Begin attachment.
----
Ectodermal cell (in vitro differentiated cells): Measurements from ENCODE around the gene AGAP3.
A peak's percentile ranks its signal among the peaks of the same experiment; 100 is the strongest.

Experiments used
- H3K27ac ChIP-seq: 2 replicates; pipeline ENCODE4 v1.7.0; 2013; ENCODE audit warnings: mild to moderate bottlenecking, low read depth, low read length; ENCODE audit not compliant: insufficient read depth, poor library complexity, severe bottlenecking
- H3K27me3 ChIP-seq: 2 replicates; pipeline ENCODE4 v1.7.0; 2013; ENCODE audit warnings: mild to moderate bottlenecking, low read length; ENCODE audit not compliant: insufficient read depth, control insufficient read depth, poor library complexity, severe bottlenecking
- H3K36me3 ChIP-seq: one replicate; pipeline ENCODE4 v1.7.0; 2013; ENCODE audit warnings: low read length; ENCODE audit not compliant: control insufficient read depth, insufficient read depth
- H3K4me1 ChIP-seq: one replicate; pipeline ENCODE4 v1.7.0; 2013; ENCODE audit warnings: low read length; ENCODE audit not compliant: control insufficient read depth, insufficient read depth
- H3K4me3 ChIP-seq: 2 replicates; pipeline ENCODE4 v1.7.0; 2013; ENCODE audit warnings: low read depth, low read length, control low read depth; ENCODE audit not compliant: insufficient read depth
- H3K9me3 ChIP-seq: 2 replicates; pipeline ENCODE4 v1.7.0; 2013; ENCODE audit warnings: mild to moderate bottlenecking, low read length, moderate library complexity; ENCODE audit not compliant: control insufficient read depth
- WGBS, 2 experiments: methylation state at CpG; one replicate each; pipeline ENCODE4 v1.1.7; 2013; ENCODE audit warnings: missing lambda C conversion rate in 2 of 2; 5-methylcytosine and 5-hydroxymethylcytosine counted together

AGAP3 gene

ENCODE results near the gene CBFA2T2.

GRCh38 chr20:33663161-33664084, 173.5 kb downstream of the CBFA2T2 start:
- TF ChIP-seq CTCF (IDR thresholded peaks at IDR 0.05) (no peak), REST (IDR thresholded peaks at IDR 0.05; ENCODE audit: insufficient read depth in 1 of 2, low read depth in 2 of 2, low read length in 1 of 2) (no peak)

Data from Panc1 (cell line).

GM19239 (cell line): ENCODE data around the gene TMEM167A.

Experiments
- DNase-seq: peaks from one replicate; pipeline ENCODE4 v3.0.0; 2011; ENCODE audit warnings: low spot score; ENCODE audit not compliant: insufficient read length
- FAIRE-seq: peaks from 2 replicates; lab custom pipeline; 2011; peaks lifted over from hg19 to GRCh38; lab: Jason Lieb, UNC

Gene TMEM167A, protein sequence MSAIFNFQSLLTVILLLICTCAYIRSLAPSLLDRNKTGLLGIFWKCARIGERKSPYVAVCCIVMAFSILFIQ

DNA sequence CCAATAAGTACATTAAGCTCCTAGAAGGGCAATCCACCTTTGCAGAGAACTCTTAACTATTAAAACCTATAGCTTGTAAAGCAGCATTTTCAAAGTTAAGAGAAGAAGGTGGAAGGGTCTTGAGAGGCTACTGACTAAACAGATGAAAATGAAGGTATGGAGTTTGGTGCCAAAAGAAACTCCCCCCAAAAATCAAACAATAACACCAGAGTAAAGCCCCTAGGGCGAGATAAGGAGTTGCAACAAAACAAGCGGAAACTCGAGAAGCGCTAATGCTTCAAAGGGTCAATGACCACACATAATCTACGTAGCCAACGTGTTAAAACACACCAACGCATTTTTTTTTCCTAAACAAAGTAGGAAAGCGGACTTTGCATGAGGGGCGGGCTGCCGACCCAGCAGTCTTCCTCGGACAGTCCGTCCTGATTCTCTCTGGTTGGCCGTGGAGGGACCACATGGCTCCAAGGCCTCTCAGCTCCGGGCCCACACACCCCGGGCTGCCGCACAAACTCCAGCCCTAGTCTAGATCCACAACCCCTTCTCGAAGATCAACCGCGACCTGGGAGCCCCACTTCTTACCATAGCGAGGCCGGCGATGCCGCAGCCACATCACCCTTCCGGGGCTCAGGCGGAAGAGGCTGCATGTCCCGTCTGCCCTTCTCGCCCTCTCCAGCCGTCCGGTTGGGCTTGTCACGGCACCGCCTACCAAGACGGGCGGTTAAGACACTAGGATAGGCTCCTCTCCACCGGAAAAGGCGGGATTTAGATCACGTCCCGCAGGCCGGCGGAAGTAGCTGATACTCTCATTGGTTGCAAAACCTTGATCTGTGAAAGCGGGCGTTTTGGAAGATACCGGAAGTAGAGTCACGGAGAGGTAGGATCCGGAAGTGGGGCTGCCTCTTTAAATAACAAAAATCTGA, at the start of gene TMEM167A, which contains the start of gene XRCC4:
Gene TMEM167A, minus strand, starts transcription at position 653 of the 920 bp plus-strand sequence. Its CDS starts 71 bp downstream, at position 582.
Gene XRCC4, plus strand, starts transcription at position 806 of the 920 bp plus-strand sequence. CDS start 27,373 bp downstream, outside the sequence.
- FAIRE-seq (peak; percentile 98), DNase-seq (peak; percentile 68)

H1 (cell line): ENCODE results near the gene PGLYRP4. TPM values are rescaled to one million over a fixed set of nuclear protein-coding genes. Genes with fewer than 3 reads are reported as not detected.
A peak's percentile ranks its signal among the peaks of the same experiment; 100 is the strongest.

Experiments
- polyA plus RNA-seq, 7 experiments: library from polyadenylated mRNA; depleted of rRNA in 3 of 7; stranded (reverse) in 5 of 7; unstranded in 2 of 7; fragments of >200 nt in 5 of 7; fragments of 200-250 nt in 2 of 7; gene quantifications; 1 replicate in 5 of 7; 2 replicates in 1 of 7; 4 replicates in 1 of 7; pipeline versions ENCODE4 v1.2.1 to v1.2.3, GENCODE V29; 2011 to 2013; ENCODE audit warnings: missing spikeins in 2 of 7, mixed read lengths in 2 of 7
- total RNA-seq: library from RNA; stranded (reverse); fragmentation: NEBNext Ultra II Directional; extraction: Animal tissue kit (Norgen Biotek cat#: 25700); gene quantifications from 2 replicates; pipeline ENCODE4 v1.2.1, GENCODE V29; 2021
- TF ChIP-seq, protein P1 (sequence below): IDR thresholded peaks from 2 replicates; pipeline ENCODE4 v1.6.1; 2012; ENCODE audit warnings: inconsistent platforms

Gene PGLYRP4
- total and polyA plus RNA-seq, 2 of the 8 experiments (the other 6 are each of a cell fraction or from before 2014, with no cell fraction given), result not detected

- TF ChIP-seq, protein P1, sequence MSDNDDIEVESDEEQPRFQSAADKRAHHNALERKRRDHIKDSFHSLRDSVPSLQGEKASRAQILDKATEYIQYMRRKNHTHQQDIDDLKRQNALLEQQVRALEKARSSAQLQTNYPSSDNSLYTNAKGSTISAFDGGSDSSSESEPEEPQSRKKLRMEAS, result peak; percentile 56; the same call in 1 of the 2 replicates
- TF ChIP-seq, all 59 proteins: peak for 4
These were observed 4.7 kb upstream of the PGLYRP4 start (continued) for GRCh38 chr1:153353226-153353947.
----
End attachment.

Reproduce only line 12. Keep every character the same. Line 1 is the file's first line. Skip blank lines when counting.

ENCODE results near the gene CBFA2T2.